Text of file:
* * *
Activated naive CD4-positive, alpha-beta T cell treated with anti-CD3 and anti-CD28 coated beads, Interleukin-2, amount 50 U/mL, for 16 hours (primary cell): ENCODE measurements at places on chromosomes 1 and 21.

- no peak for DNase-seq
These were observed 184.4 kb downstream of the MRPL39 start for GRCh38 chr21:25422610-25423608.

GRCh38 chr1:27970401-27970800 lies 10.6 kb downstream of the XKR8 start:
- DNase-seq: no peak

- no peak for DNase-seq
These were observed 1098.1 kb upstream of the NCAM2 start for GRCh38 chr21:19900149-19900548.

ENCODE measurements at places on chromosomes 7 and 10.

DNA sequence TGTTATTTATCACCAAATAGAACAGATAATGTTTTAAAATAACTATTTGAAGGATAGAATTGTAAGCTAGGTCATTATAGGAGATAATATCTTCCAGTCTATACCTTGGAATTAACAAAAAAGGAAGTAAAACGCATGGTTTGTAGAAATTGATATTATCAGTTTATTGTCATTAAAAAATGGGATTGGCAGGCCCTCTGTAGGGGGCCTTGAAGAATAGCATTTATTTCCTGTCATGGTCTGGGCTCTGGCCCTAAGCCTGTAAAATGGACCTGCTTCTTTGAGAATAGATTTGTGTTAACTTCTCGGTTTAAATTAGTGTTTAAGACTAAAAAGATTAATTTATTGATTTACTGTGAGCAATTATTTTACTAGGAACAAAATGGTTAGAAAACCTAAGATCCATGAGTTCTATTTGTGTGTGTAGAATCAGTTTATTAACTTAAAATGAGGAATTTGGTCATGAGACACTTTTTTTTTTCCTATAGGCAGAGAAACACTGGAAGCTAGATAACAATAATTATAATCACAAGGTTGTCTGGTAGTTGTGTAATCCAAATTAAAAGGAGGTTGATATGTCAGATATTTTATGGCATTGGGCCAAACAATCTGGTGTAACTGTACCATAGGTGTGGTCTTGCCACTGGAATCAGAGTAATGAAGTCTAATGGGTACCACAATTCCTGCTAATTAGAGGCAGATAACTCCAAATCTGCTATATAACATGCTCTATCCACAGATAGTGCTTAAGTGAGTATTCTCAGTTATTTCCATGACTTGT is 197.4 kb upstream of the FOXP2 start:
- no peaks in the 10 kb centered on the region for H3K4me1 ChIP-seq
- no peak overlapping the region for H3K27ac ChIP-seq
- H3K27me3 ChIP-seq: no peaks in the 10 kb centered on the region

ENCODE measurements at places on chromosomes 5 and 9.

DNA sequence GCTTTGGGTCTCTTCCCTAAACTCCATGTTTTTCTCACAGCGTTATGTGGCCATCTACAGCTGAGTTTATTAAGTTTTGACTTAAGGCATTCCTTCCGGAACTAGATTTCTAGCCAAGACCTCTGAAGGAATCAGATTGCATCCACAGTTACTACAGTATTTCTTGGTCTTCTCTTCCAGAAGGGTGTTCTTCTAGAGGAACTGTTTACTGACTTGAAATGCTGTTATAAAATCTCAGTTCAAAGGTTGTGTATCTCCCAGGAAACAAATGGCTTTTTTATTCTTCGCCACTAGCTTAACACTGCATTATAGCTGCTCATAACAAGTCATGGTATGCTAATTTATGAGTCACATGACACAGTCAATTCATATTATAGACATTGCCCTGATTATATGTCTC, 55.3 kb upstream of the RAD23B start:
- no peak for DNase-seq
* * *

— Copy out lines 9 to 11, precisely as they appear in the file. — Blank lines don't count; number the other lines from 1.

DNA sequence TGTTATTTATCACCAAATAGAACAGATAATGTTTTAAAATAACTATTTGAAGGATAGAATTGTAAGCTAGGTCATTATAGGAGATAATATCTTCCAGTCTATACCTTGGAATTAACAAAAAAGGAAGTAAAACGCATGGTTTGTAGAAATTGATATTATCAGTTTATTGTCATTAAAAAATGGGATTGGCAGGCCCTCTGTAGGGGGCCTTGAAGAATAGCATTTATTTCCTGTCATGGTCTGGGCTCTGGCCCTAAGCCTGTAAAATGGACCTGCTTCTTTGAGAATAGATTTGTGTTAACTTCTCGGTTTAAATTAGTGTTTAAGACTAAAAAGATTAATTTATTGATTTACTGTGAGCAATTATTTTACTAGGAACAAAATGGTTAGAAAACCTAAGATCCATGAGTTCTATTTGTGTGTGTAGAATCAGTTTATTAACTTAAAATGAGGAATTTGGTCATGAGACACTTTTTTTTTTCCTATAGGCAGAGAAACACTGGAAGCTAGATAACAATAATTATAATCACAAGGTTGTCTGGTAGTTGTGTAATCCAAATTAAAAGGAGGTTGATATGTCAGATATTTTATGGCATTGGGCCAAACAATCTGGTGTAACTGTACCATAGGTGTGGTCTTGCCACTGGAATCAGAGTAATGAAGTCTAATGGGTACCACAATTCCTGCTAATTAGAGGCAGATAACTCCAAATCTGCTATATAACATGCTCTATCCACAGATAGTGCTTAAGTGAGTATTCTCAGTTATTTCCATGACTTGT is 197.4 kb upstream of the FOXP2 start:
- no peaks in the 10 kb centered on the region for H3K4me1 ChIP-seq
- no peak overlapping the region for H3K27ac ChIP-seq